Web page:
Option #1 – An Underwater Pouch For Your Cellphone (cost $5.99 and up)

This option is so simple and affordable, I would recommend it even if you are planning to buy more expensive underwater gear for your DSLR. If nothing else, these cheap waterproof pouches mean that you can take your precious cell phone to the beach and not have to leave it unattended on your towel when you go swimming. It also gives you a measure of security while boating, protecting your phone if it is dropped in the water or if you capsize your canoe. Let’s face it, if you have an anywhere near modern cell phone, it probably has a pretty competent camera, some cool options like action bursts when you hold down the shutter, and slow motion video (AWESOME for cannonballs!), not to mention some great photo editing apps
and all of your online sharing options.

If taking high-resolution slow-motion video is an option on your cell phone camera, you may even be able to pull some useable stills from the video. This may be necessary because of the biggest downfall of the underwater pouches – the touchscreen won’t work as soon as it’s submerged. For that reason, I found it most effective to start slow motion video and then put the camera phone underwater while recording. One reason that I suggest slow motion video (besides awesomeness) is that the faster frame rate equates to faster shutter speeds (although it may come at the price of a reduction in resolution). Regular video is 24-30 frames per second, that means shutter speeds of 1/24th to 1/30th of a second, not great for action. By taking slow motion videos, you increase the frame rate to 120-240 fps, which means your shutter speed must be at least 1/120th to 1/240th of a second – still not ideal, but an improvement.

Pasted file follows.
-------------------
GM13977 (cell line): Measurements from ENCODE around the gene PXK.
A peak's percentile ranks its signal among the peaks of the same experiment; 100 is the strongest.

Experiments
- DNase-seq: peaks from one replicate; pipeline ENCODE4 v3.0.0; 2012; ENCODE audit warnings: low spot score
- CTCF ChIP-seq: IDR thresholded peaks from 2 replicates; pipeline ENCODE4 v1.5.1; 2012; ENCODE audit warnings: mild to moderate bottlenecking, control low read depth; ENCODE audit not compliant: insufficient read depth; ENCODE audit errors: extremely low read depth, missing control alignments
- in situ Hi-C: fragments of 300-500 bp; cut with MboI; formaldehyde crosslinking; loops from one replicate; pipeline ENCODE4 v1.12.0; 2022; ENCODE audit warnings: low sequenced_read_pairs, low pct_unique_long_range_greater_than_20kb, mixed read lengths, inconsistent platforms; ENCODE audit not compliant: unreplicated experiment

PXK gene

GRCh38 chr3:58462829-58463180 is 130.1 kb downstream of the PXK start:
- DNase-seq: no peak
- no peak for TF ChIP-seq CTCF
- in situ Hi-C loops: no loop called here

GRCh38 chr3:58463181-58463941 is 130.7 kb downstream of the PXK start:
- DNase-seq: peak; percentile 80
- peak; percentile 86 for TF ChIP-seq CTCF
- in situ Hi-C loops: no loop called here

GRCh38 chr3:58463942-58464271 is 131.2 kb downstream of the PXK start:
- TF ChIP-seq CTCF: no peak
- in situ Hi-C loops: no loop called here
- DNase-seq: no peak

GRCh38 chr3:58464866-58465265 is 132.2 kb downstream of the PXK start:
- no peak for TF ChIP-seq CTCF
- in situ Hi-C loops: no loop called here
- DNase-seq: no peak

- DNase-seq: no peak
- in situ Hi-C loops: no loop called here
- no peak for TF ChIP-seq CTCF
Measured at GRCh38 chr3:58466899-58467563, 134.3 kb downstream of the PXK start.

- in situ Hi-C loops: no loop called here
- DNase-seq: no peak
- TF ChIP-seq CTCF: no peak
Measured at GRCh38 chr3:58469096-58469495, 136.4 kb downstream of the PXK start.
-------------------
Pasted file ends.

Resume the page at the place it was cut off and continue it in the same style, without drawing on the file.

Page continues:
An underwater photo of a shipwreck in Tobermory, ON.

A still photo taken from a slow motion video, recorded while holding my phone underwater in a waterproof pouch and paddling over a shipwreck in Tobermory, ON.

You can use your volume buttons as a shutter release, but I found this difficult in the pouch that I have because it is quite thick at the edges and it is hard to press those buttons while keeping the camera relatively still and, you know, trying not to drown and stuff. The pouch that I have is this one, there are dozens of them by different names and various prices, but they all look identical. I definitely recommend testing the pouch first, to make sure that it is indeed waterproof, because who knows how flawed the manufacturing, storage and shipping processes are for such a cheap item. I ordered two of them and they were both fine. With any of these products, some condensation may occur inside the bag, because it will probably be hot outside and much cooler in the water. I put a folded up paper towel inside the pouch, just to help absorb any condensation or leaks. I don’t know if it is really effective, but it makes me feel better.